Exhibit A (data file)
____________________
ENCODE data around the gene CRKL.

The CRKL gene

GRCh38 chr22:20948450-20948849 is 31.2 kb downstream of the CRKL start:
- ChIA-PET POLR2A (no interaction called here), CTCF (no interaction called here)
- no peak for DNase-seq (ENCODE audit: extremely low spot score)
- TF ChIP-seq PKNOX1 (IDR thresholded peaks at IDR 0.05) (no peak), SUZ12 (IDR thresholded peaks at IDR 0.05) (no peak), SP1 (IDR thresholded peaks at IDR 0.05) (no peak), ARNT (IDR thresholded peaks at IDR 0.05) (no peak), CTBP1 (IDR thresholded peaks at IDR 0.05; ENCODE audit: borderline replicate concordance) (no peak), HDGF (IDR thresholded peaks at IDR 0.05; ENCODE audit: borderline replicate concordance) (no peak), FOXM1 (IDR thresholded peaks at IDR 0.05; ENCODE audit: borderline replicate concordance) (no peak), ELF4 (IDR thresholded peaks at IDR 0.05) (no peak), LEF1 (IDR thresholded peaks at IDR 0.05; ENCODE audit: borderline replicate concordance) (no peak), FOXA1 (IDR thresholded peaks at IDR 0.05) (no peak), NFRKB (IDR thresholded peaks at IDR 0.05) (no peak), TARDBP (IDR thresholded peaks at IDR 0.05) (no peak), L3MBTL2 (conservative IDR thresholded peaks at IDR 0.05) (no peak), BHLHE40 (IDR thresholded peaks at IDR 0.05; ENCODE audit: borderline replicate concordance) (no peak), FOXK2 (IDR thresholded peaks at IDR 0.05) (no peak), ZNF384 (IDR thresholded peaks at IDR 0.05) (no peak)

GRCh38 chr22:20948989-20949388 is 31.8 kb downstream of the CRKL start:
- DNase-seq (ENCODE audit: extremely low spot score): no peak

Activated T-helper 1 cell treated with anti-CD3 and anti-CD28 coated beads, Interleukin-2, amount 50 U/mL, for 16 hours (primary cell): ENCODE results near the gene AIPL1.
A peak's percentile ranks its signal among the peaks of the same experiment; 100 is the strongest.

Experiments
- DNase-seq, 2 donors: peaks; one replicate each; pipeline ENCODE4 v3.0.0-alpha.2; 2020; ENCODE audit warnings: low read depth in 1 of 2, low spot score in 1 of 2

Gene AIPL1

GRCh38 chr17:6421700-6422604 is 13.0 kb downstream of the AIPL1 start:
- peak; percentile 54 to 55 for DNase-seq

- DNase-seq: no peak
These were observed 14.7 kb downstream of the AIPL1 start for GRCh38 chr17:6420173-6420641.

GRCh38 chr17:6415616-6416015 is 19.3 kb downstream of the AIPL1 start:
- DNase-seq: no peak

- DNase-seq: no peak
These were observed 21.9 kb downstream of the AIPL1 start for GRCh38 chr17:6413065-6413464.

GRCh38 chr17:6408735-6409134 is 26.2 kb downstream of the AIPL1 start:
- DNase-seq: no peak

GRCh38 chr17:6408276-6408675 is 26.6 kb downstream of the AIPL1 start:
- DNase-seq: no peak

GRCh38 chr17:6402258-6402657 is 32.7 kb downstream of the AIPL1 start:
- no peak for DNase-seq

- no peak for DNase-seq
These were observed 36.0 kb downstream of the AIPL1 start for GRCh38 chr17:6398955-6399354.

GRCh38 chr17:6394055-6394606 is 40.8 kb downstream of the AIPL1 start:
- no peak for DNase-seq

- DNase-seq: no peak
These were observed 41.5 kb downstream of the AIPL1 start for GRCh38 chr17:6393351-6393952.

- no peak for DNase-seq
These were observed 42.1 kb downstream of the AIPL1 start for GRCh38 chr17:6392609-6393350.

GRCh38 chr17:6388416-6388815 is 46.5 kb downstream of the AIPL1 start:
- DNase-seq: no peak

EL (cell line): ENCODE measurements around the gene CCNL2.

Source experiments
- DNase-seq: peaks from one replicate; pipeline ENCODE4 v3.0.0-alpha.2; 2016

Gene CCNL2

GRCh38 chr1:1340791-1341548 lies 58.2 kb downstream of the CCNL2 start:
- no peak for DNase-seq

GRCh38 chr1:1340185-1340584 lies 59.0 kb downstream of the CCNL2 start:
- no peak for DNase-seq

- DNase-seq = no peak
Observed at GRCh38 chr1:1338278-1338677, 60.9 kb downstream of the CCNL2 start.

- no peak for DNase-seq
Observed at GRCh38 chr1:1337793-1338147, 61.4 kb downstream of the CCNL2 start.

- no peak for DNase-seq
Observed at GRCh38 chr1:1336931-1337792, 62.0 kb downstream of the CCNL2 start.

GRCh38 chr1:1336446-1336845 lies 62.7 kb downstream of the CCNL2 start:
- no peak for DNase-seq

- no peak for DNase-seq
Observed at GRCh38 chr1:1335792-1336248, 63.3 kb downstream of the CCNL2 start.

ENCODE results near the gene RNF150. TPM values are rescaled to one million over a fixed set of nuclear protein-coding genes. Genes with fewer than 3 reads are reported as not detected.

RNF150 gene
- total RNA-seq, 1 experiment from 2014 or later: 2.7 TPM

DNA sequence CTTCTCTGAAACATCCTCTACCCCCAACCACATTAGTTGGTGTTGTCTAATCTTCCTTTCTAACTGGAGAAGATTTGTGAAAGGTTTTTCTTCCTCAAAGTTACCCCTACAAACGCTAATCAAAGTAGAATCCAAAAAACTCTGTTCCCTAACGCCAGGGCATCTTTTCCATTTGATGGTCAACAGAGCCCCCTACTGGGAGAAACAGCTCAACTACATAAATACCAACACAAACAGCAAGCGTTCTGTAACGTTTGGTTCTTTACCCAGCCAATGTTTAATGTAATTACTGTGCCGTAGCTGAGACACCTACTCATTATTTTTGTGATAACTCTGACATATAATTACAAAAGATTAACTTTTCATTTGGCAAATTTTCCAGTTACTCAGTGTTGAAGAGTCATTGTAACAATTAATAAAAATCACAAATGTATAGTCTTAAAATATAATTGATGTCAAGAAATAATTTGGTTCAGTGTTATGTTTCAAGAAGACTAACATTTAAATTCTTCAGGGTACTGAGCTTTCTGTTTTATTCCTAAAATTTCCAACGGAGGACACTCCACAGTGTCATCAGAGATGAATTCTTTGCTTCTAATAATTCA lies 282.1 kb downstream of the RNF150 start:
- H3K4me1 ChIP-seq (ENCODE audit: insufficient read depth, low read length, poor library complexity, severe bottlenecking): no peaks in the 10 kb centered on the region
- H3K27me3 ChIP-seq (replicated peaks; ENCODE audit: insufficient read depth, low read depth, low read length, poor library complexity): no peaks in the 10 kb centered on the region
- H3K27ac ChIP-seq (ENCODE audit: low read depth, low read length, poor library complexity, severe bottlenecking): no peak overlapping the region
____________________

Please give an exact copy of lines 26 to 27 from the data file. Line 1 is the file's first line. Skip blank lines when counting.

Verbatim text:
GRCh38 chr17:6402258-6402657 is 32.7 kb downstream of the AIPL1 start:
- no peak for DNase-seq